UnhookMe: Dynamically unhooking imports resolver

UnhookMe – Dynamically unhooking imports resolver

In the era of intrusive AVs and EDRs that introduce hot-patches to the running processes for their enhanced optics requirements, modern adversaries must have a robust tool to slide through these watchguards. The proposed implementation of dynamic imports resolver that would be capable of unhooking used functions in-the-fly is yet another step towards strengthening adversary resilience efforts.

The solution I’m proposing here is to switch from using linker-resolved WinAPI imports, staying invisible in compiled executable’s PE headers (Import Address Table specifically) to favor a fully-dynamic approach insisting on resolving imports only in a dynamic fashion. Such dynamical resolver can be equipped with unhooking logic happening in the background, without any sort of guidance from the operator’s side.UnhookMe


Here’s how the UnhookMe example works:

  1. It presents us with the first MessageBoxW that is not subject for hooking
  2. Then we hook MessageBoxW prologue ourselves to make it always return 0 without displaying its message
  3. Finally, we resolve MessageBoxW dynamically using the UnhookingImportResolver resolver, which will detect applied prologue patches and restore original bytes, effectively unhooking MessageBoxW functionality.

In the meantime of popping message boxes, these are the loglines printed to console’s stdout:

[~] Resolved symbol kernel32.dll!CreateFileA

[~] Resolved symbol kernel32.dll!ReadProcessMemory
[~] Resolved symbol kernel32.dll!MapViewOfFile
[~] Resolved symbol kernel32.dll!VirtualProtectEx
[#] Found trampoline hook in symbol: MessageBoxW . Restored original bytes from file.
[~] Resolved symbol user32.dll!MessageBoxW


How does it work?

The underlying resolver leverages a custom PE headers parser, that processes every referenced DLL module to map their exports and verify that module’s PE headers integrity as well as the integrity of referenced function’s stub bytes.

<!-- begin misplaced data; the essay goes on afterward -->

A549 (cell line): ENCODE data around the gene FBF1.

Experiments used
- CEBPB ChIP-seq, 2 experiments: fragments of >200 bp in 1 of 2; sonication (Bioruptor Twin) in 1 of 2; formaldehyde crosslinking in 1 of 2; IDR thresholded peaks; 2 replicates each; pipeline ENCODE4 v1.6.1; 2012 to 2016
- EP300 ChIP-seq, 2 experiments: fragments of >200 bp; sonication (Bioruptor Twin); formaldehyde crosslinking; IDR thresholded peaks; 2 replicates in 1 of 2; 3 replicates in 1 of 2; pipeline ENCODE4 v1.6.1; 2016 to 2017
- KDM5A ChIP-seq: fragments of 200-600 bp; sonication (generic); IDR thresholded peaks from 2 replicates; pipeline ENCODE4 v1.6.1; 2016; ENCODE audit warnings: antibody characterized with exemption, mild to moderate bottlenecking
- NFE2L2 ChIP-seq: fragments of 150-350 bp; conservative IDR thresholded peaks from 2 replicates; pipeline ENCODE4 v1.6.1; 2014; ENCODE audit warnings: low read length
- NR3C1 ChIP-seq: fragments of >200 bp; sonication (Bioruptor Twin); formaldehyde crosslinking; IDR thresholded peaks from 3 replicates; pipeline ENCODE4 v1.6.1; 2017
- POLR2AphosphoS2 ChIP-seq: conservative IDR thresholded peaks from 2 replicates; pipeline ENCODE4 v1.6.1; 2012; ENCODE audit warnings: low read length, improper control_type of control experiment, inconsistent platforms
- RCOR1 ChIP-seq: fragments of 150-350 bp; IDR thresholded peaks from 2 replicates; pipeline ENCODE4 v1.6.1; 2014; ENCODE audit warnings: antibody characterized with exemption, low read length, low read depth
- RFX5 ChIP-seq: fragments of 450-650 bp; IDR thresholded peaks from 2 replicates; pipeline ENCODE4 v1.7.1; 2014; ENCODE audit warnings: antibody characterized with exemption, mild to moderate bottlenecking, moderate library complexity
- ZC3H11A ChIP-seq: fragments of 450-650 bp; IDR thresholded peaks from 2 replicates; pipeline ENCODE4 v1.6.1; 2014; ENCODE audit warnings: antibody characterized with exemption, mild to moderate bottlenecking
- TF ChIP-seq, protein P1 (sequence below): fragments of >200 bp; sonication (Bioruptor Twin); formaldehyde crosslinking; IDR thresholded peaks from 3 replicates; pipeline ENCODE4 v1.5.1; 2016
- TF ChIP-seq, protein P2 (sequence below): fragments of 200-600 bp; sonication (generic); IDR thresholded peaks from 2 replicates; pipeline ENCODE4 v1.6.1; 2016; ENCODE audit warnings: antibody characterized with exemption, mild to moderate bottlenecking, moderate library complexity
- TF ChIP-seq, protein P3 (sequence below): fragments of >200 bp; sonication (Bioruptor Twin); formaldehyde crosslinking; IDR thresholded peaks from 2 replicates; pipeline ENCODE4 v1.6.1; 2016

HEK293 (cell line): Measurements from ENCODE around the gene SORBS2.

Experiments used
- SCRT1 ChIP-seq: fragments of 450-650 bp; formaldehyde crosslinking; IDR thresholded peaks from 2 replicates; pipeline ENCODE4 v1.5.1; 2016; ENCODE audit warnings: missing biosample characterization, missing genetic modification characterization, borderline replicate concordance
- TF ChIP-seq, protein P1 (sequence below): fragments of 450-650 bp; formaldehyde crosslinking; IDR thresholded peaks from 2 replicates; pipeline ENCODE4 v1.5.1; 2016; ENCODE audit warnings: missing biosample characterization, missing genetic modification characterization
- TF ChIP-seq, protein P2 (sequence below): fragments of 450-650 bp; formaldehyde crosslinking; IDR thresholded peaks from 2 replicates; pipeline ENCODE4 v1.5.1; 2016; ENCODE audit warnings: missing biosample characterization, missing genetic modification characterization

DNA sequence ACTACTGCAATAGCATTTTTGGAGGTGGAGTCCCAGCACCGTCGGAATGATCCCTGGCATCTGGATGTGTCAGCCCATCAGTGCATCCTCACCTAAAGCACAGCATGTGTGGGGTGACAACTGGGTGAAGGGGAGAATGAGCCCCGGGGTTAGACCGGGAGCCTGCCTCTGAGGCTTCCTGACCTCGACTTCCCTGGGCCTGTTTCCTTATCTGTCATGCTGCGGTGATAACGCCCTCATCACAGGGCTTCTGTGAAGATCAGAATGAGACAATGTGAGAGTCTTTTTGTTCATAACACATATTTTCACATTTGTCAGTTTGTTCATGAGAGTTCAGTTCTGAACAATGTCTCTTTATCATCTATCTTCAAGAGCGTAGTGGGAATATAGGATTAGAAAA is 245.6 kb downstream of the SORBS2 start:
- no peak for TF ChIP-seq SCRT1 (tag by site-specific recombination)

The idea is following:

  1. Firstly we issue LoadLibrary to load referenced by the user library (the one specified as the first parameter for RESOLVE macro) if it could not be reached through GetModuleHandle.
  2. Then we process loaded/referenced library’s PE headers, map its exports, retrieve an array of export addresses as well as compute these addresses ourselves for cross-verification.
  3. If the address of a routine defined in DLL’s Export Address Table doesn’t correspond to what we would expect, the export is considered EAT hooked. The same goes for if our Executable Import Address Table (IAT) entry for that function was altered and no longer points to the correct spot in DLL’s code section – then the function is considered to be IAT hooked.
  4. Assuming no hooks were found so far, we fetch the first N bytes of the function’s prologue and compare them to what’s in DLL’s file stored in the disk. If there is a discrepancy between bytes fetched from memory and from file – we consider the function was inline patched (hot-patched).
  5. If the function was considered hooked – we return the original export’s address (the one we computed ourselves) and/or unhook the entry. If there were patch bytes in place, we’ll restore them.
  6. Finally, in order to optimize the resolver’s performance impact – we cache all of the loaded modules’ imagebases and resolved functions addresses and return them from a cache (being std::map ) during subsequent hits.

Among the problems such dynamically-unhooking resolver faced are the issues with traversing forwarded APIs (a DLL may contain Export thunk saying that this function is not implemented in this module, but it is in another one) – which although this implementation has support for, sometimes it brokes its traversal logic.

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